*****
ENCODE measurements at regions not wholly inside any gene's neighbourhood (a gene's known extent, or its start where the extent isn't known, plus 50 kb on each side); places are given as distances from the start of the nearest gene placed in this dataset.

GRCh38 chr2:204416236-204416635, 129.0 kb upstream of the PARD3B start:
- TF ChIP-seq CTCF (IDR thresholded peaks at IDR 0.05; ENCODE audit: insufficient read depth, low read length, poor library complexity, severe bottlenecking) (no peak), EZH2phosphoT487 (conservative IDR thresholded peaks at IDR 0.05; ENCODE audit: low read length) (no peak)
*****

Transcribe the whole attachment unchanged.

ENCODE measurements at regions not wholly inside any gene's neighbourhood (a gene's known extent, or its start where the extent isn't known, plus 50 kb on each side); places are given as distances from the start of the nearest gene placed in this dataset.

GRCh38 chr2:204416236-204416635, 129.0 kb upstream of the PARD3B start:
- TF ChIP-seq CTCF (IDR thresholded peaks at IDR 0.05; ENCODE audit: insufficient read depth, low read length, poor library complexity, severe bottlenecking) (no peak), EZH2phosphoT487 (conservative IDR thresholded peaks at IDR 0.05; ENCODE audit: low read length) (no peak)